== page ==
• A scale.  I know using a scale can seem a bit like you're doing something you shouldn't be.  Trust me, you can only brew consistently great coffee with a scale.  Water and coffee are hard to measure without one.
  • Clean equipment.  Properly cleaning your equipment is the only way to avoid stale and rancid coffee flavors entering your cup.  Please keep your equipment clean.  The sooner and more often you clean your gear, the easier it will be in the long run.  Add it to your ritual and thank us later.
  • Delicious and freshly roasted Color Coffee
Now that you have the tools, the rest is easy.  There are infinite numbers of ways to brew coffee.  Here are some of our favorites, with links to coffee professionals who we admire and trust:

Coffee Faq

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In many cases, yes. However, our first priority is quality and flavor. Sometimes these priorities align and our producers are certified organic and/or fair trade. We always pay well above fair trade rates (which are quite low and don’t guarantee sustainability or quality).

Often times, the producers we work with are too small to gain certifications. It’s expensive and laborious. Many of our producers are certified organic and fair trade, including many of our producers in Peru, Ethiopia, and Mexico.


We recommend drinking our coffee within one month of the roast date. Most of our coffees taste best however within 2 - 14 days of roast date.

For espresso, we recommend using coffee that has rested at least 7 days after roast date. This is because coffee gives off CO2 after roasting that can interfere with extraction. One way to get around this is to let your ground espresso dose sit for 30-120 minutes before pulling the shot. Email for more questions about this.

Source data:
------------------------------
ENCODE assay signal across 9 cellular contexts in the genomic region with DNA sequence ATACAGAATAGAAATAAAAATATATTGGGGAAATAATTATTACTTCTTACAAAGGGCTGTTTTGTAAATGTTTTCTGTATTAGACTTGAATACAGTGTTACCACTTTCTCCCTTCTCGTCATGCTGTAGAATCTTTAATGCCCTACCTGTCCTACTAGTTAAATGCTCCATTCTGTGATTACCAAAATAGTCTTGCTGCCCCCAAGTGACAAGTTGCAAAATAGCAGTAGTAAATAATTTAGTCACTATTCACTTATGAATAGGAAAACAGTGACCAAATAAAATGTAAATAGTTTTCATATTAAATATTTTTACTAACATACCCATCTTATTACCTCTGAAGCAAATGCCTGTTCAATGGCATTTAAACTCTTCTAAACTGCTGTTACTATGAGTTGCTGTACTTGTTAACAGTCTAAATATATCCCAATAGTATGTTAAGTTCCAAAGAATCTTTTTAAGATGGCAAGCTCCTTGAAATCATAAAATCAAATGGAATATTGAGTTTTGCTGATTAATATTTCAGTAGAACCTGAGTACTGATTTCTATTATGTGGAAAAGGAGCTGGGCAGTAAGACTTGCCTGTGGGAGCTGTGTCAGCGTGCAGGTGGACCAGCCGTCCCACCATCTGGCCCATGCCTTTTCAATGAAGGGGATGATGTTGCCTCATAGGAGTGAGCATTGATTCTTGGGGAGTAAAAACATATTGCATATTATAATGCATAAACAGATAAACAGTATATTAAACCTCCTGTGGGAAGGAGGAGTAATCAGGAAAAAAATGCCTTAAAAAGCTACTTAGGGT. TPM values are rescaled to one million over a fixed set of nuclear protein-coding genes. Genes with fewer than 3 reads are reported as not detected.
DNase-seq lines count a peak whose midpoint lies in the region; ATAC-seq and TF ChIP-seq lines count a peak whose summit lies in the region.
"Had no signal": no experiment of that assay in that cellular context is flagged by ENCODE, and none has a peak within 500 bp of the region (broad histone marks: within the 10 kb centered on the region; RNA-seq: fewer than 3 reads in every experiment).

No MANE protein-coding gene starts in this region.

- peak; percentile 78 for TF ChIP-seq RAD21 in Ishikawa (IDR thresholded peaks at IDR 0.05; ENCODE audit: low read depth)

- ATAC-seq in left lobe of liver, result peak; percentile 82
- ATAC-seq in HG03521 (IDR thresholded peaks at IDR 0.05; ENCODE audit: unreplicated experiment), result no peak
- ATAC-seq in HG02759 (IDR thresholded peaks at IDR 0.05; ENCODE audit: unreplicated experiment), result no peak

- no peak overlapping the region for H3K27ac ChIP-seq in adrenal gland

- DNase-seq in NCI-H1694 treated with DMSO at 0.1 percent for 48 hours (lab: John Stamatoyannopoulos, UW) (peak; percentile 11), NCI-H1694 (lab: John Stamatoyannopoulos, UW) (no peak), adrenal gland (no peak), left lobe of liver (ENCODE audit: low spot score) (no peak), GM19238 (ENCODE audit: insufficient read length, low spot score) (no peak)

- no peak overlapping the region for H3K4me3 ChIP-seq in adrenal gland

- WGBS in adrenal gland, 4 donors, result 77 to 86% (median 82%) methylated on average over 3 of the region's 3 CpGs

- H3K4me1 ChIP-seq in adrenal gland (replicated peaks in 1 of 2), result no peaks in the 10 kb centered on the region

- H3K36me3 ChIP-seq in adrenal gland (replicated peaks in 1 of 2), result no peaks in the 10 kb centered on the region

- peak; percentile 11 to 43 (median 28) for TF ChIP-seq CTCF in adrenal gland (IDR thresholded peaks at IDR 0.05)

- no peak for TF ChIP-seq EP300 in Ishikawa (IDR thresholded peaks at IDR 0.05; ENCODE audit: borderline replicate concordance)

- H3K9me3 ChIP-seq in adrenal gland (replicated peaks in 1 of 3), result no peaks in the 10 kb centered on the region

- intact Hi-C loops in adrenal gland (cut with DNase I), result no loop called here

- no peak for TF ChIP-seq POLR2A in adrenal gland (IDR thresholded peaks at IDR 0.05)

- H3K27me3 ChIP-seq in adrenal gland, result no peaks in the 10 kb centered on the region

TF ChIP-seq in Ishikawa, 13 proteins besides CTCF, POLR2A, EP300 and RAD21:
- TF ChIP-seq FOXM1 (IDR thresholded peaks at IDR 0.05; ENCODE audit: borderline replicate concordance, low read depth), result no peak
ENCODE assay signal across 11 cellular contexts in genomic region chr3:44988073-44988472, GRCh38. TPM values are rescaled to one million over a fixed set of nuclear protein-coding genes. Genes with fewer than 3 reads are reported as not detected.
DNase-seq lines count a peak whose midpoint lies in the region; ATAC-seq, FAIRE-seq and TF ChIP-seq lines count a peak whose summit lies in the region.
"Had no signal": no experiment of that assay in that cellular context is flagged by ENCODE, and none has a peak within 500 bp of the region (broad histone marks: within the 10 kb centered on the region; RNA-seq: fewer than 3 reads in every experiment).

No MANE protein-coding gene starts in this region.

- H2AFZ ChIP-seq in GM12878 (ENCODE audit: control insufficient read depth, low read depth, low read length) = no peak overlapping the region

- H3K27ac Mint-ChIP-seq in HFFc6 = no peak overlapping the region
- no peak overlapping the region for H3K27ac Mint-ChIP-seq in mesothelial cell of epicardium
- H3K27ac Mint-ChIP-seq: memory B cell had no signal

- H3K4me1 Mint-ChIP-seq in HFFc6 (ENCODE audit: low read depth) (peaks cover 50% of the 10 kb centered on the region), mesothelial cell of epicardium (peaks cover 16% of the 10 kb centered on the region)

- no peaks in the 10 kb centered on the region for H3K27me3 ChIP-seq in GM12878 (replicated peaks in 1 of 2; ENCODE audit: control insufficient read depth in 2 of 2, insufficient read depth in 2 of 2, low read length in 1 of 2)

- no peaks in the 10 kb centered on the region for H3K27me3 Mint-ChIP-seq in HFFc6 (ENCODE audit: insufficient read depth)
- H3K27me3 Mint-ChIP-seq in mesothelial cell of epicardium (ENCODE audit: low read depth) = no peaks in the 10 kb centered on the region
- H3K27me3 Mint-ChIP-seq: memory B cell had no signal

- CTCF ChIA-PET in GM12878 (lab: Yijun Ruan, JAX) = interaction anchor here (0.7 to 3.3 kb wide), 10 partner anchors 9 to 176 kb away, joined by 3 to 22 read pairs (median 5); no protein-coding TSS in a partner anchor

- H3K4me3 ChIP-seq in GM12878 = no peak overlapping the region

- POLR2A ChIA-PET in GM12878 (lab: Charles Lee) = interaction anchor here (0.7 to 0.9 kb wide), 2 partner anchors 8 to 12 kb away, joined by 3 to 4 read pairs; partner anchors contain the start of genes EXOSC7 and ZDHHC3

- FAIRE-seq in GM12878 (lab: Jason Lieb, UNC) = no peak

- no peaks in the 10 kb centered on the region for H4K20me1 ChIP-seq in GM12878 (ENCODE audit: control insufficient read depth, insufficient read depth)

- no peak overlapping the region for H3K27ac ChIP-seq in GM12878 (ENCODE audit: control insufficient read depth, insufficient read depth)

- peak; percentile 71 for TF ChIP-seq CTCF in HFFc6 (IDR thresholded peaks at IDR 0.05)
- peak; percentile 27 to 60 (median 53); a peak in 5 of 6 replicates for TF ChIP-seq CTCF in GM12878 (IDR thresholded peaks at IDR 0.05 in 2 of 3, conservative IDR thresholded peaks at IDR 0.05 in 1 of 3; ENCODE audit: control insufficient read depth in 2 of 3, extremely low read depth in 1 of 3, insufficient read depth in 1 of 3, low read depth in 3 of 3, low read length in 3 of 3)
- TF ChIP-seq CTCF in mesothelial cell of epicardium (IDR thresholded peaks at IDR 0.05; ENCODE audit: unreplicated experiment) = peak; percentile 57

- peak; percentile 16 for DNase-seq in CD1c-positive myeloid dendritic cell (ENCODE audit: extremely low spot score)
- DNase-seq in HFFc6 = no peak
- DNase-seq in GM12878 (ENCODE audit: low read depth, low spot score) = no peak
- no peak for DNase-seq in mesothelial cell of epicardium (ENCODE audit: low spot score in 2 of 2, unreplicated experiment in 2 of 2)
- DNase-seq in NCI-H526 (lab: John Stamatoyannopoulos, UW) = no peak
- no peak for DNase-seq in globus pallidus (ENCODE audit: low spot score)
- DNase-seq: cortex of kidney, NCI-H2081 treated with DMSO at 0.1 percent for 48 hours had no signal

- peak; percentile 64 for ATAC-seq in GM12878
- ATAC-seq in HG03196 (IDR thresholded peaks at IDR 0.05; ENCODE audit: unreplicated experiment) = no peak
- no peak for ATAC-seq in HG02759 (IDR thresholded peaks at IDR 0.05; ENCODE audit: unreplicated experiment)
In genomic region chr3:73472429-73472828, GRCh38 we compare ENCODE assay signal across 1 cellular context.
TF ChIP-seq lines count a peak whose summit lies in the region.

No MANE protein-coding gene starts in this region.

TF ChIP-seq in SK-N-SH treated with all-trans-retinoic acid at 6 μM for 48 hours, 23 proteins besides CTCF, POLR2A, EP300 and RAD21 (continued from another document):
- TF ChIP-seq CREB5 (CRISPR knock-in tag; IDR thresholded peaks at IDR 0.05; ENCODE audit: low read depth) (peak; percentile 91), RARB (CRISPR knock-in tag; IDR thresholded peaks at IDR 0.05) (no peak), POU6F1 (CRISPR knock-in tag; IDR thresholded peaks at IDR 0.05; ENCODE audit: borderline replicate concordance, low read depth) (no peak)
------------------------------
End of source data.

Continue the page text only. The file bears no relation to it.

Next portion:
If you are pre-grinding the coffee, we recommend drinking the coffee within one week of grinding.


Yes, we can. Please select how you want your coffee to be ground at the time you place your order. Simply click on the arrow beside "Grind" and make your selection. If you need help choosing let us know the brewing method you will be using to prepare the coffee, in the notes of the order. And we will be happy to grind the coffee for you on our commercial grinder.


These are in the works! We are compiling a bunch and even shooting some video, to help you brew like us at home.

In the meantime...go here: Pour Overs Aeropress to get some expert advice.


A weak brew could the result of a couple things.  First of all, you want to make sure you're using the proper amount of water and coffee.  If you use too much water or not enough coffee, you won't be able to get the strength you need.  A digital scale will ensure you can get the measurements right.  Start with 1 gram of coffee to 16 grams of water and adjust to taste!
The second problem could be a grind size that is too course.  If the coffee bits are too big, you won't be able to pull enough flavor out and the brew will taste weak.  In general for drip coffee, the grind size should be the size of beach sand.  You can also use the brew time to help judge if you're grind is correct.  Most brewing methods should take between 3 and 5 minutes.  If it's going faster than this, it's likely your grind size isn't fine enough.  Grind finer and taste it!